More Details Hide Details He was disappointed, however, and wrote that "Hollywood, after a grand splurge with new composers and new ideas, has settled back into its old grind of producing easy and sure-fire scores." Before World War II, he participated in the Hollywood Anti-Nazi League, putting on exhibits of artworks banned in Nazi Germany such as those by Käthe Kollwitz. He also published a book of war predictions, entitled The Shape of the War to Come.
    In 1936 Antheil travelled to Hollywood, where he became a sought-after film composer, writing more than thirty scores for such directors as Cecil B. DeMille and Nicholas Ray, including The Scoundrel (1935) and The Plainsman (1936).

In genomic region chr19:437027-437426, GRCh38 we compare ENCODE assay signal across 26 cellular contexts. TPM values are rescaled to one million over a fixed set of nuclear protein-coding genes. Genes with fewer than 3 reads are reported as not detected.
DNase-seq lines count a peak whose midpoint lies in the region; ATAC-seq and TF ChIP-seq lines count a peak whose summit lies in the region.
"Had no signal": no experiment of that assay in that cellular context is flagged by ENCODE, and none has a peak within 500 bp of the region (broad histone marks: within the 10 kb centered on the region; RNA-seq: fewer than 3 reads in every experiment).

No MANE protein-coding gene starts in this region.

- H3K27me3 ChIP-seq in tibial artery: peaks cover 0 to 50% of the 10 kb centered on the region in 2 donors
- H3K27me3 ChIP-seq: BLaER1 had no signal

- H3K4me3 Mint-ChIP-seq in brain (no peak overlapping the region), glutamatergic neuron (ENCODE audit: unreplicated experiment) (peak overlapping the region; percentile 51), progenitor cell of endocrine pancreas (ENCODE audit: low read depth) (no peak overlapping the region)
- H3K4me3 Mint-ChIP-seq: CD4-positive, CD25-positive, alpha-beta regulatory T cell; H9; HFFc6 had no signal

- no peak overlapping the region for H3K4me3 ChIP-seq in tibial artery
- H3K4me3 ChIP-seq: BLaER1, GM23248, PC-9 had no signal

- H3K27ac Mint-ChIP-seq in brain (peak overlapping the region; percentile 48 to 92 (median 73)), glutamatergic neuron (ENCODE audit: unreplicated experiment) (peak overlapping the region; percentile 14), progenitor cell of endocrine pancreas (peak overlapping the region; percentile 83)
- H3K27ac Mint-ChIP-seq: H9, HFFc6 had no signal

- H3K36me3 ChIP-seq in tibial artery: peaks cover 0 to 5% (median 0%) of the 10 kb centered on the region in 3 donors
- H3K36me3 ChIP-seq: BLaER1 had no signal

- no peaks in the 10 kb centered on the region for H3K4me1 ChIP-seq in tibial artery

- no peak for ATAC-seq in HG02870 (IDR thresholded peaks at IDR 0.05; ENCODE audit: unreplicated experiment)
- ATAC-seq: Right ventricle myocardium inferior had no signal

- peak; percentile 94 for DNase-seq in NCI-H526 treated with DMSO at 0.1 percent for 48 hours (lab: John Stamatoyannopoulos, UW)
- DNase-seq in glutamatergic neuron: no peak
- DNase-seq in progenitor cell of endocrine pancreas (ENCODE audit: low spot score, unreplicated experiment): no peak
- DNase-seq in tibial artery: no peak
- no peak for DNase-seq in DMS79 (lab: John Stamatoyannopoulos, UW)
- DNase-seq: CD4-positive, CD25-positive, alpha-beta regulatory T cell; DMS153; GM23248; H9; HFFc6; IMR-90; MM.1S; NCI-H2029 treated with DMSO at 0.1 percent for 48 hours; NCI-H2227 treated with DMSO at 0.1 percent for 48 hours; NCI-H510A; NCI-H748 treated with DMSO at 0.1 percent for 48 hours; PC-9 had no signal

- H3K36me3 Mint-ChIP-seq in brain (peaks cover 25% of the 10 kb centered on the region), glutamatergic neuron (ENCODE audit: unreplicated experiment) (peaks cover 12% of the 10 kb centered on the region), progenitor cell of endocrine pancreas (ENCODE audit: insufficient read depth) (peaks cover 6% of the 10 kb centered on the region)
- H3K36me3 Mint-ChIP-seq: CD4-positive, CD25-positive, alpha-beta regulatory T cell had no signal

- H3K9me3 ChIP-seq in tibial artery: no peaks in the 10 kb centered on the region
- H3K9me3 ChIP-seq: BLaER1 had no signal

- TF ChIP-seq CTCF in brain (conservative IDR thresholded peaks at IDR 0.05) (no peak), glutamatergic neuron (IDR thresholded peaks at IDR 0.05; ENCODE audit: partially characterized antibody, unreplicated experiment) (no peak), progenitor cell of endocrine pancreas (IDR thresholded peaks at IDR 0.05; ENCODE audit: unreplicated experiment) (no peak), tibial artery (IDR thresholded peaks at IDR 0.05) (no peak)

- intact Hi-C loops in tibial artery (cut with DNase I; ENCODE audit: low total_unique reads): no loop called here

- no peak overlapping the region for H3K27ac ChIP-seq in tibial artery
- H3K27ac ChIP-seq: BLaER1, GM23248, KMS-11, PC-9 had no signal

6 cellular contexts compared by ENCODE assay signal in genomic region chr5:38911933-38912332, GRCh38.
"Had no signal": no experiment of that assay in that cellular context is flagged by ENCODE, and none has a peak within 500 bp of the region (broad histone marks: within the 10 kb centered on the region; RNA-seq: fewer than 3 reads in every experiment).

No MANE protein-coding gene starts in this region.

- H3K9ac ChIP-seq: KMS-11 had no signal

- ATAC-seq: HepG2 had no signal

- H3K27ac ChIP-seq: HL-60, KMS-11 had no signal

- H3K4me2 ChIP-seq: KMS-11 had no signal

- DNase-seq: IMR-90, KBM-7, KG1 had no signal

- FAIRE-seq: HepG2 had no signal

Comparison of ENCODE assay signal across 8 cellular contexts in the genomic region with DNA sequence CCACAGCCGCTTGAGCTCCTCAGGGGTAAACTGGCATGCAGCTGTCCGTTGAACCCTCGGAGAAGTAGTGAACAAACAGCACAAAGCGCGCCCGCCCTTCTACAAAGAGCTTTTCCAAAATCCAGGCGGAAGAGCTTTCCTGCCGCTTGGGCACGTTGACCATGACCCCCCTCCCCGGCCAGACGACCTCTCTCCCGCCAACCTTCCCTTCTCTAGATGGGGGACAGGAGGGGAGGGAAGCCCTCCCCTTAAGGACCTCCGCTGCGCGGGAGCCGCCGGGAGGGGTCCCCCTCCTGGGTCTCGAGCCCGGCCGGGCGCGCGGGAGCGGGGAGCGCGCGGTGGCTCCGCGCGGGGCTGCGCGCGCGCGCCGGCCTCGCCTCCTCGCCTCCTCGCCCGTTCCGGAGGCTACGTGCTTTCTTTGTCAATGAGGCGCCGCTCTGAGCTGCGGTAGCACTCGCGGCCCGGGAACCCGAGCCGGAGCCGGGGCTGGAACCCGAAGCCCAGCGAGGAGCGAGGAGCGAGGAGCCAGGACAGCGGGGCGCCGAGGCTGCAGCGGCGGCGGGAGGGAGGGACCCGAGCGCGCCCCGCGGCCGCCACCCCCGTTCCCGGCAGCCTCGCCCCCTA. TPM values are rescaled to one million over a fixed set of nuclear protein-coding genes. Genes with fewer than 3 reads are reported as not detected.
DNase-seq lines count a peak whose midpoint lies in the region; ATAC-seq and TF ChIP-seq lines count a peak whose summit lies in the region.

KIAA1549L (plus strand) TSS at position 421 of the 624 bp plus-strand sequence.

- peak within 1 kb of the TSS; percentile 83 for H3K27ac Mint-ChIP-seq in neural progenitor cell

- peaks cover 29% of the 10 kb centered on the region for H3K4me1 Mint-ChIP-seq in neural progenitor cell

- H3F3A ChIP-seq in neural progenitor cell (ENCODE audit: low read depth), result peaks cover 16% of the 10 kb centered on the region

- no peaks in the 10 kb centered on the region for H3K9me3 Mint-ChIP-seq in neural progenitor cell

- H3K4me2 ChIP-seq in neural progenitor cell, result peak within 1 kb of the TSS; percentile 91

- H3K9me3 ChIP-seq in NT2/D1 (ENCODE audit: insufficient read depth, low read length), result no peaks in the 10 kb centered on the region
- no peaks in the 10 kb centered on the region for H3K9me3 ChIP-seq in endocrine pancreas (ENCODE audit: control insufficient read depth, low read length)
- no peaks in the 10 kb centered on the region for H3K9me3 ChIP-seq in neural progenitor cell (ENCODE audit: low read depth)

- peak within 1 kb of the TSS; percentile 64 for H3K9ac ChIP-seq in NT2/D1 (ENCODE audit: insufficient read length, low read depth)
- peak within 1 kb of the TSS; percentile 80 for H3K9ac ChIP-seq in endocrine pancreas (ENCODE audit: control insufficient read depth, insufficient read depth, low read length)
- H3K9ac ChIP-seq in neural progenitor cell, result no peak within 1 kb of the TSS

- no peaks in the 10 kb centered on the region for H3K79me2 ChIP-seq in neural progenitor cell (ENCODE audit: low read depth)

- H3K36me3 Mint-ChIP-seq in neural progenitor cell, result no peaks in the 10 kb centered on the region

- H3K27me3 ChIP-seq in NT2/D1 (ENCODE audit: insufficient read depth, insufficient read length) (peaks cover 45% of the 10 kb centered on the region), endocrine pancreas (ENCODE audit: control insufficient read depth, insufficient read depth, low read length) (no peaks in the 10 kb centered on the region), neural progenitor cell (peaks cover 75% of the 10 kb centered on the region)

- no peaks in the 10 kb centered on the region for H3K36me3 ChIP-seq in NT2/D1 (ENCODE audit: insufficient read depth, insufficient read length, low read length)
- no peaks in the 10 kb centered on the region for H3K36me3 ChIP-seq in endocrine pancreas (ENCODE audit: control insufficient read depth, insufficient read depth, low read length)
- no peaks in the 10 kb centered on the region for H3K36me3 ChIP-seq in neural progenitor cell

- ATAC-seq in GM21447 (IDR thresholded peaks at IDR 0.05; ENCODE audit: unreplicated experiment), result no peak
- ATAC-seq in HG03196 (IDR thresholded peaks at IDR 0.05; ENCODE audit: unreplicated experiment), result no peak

More Details Hide Details The Antheils' only child, a son, was born in 1937. However, Antheil found the industry hostile to modern music, complaining that it was a "closed proposition", and describing most background scores as "unmitigated tripe". He became increasingly dependent on more independent producers such as Ben Hecht to give him work, such as Angels Over Broadway (1940) and Specter of the Rose (1946). He also wrote the score for the independent film Dementia (1955) and In a Lonely Place (1950) starring Humphrey Bogart. Antheil was confident in his ability of his music to save a weak film. "If I say so myself I've saved a couple of sure flops," he said. Besides writing scores for movies, he continued to compose other music, including music for the ballet and six symphonies; his later works were in a more romantic style and influenced by Prokofiev and Shostakovich, as well as American music including jazz. Works such as Serenade No. 1, Piano Sonata No. 4, Songs of Experience and Eight Fragments from Shelley, written in 1948 showed a self-described desire "to disassociate myself from the passé modern schools of the last half-century, and to create a music for myself and those around me which has no fear of developed melody, real development itself, tonality, or other understandable forms."